What do prosecutors say? A sequence of police supervisors and training coordinators have sharply criticized Chauvin’s restraint of Floyd. They mentioned his actions have been violations of the policies round de-escalation, objectively cheap use of pressure and the requirement to render support. Foremost among the many critics was Chief Medaria Arradondo.

“That in no way shape or form is anything that is by policy. It is not part of our training, and it is certainly not part of our ethics or our values,” Arradondo mentioned.

In addition, Chauvin’s direct supervisor mentioned his use of pressure ought to have ended earlier, and the department’s top homicide detective testified that Chauvin’s actions have been “uncalled for” and “totally unnecessary.”

The ‘hostile crowd’ principle

What is it? A 3rd defense principle is that bystanders who frantically referred to as for Chauvin to get off Floyd have been potential threats and distracted him from caring for Floyd. Chauvin could not have performed precisely as educated, this principle goes, however the crowd’s hostility gives a non-criminal reason.

“They are screaming at them, causing the officers to divert their attention from the care of Mr. Floyd to the threat that was growing in front of them,” Nelson mentioned in opening statements.

Why does it matter? Chauvin’s mindset and intent is key to every of the fees in the case.

The second-degree murder cost says Chauvin deliberately assaulted Floyd, which brought about his death. The third-degree murder cost says Chauvin perpetrated an “eminently dangerous” act evincing a “depraved mind.” And the second-degree manslaughter cost says Chauvin’s “culpable negligence” brought about Floyd’s death.

What is the proof? In contentious cross-examinations, Nelson pushed a number of bystanders to admit they have been “angry” and that the group grew to become threatening as Chauvin kneeled on Floyd.

He repeatedly quoted a few of their expletive-laden feedback, together with MMA fighter Donald Williams II calling Chauvin a “bum” and a “tough guy.”
(*3*)

Both Williams and off-duty Minneapolis firefighter Genevieve Hansen straight rejected Nelson’s principle. Hansen mentioned she was determined, distressed and upset however not indignant. Williams, too, pushed again.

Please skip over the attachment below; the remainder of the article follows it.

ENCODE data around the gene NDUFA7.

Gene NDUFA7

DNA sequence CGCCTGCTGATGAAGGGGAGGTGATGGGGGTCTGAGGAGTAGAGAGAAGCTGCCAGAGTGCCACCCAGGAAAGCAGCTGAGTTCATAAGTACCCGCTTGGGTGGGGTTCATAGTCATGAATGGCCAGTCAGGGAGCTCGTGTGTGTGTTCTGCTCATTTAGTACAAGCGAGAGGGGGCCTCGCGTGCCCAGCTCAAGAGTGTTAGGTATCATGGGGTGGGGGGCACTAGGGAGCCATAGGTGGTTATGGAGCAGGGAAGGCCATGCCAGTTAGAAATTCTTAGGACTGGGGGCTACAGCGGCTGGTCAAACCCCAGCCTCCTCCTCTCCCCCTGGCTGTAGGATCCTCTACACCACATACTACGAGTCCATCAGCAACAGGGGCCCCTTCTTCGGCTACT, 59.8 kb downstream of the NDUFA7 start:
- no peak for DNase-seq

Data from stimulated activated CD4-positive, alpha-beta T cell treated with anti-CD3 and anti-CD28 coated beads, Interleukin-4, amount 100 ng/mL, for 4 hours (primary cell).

“I grew professional. I stayed in my body. You can’t paint me out to be angry,” he mentioned.

In separate testimony, Nicole Mackenzie, a Minneapolis Police medical assist coordinator and CPR teacher, mentioned {that a} hostile crowd might make it tough to give attention to a affected person.

“If you don’t feel safe around you, if you don’t have enough resources, it’s very difficult to focus on the one thing in front of you,” she mentioned.

The defense plans to name her again to the stand throughout their testimony this week.

What do prosecutors say? The bystanders testified that no person threatened the officers and that they raised their voices solely as a result of Floyd appeared to be in an more and more dire situation.

Prosecutors additionally sought testimony from three highschool women, a 9-year-old woman and a 61-year-old man to present the group was not a threatening bunch. Several bystanders mentioned they felt threatened by the officers, particularly when Chauvin and former officer Tou Thao put their fingers on their mace. “They were really hostile,” one 17-year-old excessive schooler mentioned.

Simply filming an arrest or name-calling officers doesn’t represent a menace, a number of policing specialists testified. Further, a Los Angeles Police Department sergeant and use-of-force knowledgeable for the prosecution testified that he would not imagine Chauvin was distracted.

“In the body-worn video you can hear Mr. Floyd displaying his discomfort and pain, and you can also hear the defendant responding to him,” Sgt. Jody Stiger mentioned.

NCS’s Aaron Cooper, Brad Parks and Dakin Andone contributed to this report.